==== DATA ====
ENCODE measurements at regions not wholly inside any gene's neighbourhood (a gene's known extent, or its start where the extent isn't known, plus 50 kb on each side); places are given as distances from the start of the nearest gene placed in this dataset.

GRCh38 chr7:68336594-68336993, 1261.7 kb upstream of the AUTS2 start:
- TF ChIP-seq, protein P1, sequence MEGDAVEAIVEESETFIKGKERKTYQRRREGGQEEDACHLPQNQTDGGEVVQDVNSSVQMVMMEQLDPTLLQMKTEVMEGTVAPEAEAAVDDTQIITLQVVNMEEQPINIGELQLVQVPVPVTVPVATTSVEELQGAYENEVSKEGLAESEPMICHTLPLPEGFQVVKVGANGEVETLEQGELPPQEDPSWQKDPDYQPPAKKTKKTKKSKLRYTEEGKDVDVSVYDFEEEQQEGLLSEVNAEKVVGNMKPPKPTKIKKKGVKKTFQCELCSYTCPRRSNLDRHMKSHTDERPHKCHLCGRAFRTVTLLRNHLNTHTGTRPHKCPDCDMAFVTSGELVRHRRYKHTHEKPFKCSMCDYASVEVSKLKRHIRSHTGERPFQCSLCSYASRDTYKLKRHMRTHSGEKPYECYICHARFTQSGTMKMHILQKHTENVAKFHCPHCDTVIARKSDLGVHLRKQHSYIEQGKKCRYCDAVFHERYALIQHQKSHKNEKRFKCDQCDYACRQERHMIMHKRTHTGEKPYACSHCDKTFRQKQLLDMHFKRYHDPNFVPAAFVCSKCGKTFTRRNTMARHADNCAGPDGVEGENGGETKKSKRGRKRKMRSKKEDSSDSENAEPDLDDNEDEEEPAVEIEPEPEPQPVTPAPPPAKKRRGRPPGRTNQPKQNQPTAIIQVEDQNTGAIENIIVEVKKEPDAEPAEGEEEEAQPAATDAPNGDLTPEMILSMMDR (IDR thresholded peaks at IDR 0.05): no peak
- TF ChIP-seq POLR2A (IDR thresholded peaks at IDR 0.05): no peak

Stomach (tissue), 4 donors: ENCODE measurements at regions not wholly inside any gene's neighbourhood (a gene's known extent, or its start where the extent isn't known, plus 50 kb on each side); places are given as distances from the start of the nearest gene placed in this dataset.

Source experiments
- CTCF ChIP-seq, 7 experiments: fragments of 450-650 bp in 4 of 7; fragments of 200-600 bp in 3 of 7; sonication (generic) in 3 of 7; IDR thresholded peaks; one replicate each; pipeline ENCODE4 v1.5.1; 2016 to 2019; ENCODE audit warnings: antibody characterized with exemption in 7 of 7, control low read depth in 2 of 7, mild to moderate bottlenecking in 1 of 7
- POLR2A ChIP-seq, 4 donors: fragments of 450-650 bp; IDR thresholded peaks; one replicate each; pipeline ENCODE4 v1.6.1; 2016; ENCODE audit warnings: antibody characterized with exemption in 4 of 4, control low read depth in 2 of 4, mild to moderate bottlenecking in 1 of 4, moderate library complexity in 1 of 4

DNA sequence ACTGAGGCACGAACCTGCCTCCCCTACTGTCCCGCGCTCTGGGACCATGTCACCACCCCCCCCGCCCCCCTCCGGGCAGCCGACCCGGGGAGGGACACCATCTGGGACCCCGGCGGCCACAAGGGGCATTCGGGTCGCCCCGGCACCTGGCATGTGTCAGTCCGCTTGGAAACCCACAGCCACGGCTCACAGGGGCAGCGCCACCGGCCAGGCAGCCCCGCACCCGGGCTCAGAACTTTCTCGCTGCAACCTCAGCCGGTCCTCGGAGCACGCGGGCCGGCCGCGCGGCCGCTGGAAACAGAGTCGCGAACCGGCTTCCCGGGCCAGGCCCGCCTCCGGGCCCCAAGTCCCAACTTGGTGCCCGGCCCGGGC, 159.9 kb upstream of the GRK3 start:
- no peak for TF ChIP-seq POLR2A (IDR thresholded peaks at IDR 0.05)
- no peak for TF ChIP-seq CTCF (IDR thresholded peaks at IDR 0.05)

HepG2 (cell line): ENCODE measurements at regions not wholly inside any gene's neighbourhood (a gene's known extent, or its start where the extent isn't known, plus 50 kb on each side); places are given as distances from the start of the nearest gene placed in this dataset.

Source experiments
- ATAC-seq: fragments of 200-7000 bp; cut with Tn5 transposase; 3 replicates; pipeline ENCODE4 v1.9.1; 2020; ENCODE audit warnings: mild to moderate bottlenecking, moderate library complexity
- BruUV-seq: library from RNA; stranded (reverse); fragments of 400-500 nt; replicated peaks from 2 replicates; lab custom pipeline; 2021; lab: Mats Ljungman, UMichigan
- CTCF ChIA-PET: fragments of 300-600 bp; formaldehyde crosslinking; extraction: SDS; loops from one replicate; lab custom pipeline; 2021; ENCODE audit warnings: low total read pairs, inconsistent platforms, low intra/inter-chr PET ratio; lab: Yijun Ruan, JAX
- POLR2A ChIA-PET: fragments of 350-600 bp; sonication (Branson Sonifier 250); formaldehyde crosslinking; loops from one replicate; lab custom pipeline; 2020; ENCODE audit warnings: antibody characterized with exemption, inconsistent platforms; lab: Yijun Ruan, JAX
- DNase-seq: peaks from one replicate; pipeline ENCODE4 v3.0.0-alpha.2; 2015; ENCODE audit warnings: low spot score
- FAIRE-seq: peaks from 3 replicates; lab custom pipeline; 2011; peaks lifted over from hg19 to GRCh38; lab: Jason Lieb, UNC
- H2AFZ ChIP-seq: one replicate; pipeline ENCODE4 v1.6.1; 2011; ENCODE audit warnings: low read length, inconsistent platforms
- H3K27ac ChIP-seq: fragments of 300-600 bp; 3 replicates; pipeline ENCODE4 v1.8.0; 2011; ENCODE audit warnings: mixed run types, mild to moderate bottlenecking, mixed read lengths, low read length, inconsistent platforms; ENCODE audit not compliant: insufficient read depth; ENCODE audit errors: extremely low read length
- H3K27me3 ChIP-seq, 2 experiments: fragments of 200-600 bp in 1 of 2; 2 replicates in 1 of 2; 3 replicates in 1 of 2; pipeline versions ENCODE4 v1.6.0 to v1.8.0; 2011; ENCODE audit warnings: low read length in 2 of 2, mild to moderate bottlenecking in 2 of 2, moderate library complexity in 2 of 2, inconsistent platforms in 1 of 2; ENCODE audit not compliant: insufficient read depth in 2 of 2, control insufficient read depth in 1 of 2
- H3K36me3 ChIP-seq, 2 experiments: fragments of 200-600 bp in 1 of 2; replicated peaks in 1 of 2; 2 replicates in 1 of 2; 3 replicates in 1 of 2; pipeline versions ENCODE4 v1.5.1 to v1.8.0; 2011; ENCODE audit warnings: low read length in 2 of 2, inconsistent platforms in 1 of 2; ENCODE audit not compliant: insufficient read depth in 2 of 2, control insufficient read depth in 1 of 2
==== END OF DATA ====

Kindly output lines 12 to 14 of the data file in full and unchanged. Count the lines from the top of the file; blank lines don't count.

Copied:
HepG2 (cell line): ENCODE measurements at regions not wholly inside any gene's neighbourhood (a gene's known extent, or its start where the extent isn't known, plus 50 kb on each side); places are given as distances from the start of the nearest gene placed in this dataset.

Source experiments
- ATAC-seq: fragments of 200-7000 bp; cut with Tn5 transposase; 3 replicates; pipeline ENCODE4 v1.9.1; 2020; ENCODE audit warnings: mild to moderate bottlenecking, moderate library complexity